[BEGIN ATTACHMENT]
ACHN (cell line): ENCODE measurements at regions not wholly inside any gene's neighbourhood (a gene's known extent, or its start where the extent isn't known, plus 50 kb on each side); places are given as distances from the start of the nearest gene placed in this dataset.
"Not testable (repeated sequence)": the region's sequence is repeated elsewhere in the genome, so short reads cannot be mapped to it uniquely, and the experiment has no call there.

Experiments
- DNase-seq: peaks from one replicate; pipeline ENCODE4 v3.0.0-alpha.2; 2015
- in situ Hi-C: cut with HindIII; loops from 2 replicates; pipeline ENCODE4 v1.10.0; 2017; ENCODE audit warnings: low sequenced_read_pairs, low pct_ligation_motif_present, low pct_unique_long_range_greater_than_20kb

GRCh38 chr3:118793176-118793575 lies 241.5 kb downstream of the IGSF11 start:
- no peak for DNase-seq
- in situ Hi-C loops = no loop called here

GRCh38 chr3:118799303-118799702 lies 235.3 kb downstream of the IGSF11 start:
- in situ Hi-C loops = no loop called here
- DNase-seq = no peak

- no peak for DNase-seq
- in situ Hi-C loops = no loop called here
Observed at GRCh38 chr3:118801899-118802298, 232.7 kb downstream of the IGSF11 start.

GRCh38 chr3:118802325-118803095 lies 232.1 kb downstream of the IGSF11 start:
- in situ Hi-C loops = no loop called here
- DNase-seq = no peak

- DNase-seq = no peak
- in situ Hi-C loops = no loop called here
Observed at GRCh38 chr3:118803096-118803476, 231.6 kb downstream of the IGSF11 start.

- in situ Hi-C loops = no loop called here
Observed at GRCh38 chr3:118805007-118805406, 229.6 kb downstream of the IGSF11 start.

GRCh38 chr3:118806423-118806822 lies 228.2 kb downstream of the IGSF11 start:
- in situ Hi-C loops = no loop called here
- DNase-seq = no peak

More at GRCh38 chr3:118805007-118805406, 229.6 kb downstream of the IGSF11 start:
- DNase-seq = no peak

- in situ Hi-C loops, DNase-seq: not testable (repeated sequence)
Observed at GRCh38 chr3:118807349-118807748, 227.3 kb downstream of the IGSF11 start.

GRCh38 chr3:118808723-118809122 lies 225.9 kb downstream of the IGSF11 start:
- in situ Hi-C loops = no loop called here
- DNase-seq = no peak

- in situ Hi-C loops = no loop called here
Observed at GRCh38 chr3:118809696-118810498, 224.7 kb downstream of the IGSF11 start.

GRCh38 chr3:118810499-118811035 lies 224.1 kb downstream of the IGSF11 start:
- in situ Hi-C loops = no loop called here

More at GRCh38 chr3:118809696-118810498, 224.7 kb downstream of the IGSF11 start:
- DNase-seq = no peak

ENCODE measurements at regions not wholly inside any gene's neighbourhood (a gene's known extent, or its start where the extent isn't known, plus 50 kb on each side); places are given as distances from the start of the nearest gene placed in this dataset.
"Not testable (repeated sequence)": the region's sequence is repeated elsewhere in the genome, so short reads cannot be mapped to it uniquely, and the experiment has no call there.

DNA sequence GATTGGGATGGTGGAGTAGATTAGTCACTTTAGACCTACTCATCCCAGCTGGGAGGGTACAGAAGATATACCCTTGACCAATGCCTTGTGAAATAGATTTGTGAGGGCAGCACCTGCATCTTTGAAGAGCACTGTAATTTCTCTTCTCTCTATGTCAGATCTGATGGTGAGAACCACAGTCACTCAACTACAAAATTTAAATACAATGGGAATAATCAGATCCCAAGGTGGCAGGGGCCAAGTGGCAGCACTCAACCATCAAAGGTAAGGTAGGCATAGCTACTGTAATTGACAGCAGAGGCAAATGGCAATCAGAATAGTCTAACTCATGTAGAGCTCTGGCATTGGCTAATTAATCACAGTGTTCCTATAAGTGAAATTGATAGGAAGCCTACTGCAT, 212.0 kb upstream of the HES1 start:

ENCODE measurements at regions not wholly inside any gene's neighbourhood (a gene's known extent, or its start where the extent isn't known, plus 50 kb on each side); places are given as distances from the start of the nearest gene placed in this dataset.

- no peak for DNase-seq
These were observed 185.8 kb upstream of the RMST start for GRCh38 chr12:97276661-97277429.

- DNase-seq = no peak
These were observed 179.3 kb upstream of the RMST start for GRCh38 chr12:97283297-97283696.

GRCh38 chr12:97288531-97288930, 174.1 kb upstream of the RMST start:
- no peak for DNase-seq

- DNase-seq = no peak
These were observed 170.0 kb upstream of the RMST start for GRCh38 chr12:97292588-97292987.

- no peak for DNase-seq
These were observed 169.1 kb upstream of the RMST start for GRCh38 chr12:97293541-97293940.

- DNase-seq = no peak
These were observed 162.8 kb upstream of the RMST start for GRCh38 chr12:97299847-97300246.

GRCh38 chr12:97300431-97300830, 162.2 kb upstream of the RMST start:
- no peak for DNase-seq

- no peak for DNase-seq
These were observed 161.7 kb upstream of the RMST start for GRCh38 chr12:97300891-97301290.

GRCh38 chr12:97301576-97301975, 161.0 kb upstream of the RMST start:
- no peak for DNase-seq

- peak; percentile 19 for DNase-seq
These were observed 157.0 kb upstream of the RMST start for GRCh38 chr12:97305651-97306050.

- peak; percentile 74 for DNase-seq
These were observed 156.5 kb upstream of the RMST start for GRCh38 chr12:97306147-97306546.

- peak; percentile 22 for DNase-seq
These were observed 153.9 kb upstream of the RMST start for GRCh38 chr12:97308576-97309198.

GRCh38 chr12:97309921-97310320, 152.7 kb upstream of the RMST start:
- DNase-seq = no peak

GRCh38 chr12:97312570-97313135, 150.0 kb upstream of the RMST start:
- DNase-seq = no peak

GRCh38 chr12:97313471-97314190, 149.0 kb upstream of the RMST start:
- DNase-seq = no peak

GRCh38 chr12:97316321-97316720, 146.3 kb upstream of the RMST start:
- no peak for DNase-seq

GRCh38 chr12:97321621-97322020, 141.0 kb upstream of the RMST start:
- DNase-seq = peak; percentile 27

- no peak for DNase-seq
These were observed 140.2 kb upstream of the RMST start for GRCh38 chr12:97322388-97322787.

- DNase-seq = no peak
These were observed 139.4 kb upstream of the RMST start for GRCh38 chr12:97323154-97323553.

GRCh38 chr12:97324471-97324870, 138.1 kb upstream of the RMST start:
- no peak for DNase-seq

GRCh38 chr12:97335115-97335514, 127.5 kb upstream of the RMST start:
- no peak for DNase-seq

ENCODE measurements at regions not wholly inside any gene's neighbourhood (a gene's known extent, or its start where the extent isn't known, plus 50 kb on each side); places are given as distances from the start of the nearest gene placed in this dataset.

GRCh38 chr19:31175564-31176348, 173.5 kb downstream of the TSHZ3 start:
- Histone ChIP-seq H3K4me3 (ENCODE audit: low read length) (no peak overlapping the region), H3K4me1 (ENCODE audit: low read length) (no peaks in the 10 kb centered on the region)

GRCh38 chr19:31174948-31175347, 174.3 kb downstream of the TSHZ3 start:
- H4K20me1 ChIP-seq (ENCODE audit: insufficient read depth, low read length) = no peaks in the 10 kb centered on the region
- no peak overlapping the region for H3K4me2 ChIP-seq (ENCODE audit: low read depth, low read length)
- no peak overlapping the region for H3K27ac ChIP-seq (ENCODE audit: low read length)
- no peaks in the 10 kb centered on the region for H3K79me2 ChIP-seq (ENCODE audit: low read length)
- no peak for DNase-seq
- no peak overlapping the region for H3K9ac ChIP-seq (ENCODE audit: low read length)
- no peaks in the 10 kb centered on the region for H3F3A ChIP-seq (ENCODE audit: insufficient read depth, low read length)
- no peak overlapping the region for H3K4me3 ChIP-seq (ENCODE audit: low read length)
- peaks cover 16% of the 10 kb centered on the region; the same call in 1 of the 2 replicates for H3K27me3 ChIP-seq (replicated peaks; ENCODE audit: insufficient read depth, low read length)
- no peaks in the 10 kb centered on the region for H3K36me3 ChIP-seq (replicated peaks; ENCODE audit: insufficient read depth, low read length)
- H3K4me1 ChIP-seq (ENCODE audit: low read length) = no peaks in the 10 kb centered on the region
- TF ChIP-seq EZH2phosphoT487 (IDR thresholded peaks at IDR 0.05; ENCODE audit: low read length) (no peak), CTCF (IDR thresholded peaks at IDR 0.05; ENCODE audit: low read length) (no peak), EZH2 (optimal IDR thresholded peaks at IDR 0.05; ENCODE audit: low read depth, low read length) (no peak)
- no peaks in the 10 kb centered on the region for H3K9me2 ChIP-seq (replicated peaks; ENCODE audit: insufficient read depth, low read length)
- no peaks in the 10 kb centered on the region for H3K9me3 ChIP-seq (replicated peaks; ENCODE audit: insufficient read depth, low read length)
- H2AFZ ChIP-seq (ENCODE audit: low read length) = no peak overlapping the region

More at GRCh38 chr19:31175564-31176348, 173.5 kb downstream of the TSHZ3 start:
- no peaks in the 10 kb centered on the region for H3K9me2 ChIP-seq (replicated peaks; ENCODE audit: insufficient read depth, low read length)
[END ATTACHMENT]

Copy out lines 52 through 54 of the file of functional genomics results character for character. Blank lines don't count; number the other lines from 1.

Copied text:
These were observed 169.1 kb upstream of the RMST start for GRCh38 chr12:97293541-97293940.

- DNase-seq = no peak
These were observed 162.8 kb upstream of the RMST start for GRCh38 chr12:97299847-97300246.